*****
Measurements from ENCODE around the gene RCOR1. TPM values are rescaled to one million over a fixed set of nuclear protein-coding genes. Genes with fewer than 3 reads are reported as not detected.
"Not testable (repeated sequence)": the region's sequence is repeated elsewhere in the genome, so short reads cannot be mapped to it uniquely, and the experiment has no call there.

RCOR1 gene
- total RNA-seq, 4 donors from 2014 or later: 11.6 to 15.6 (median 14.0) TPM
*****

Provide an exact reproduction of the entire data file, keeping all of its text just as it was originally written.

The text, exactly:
Measurements from ENCODE around the gene RCOR1. TPM values are rescaled to one million over a fixed set of nuclear protein-coding genes. Genes with fewer than 3 reads are reported as not detected.
"Not testable (repeated sequence)": the region's sequence is repeated elsewhere in the genome, so short reads cannot be mapped to it uniquely, and the experiment has no call there.

RCOR1 gene
- total RNA-seq, 4 donors from 2014 or later: 11.6 to 15.6 (median 14.0) TPM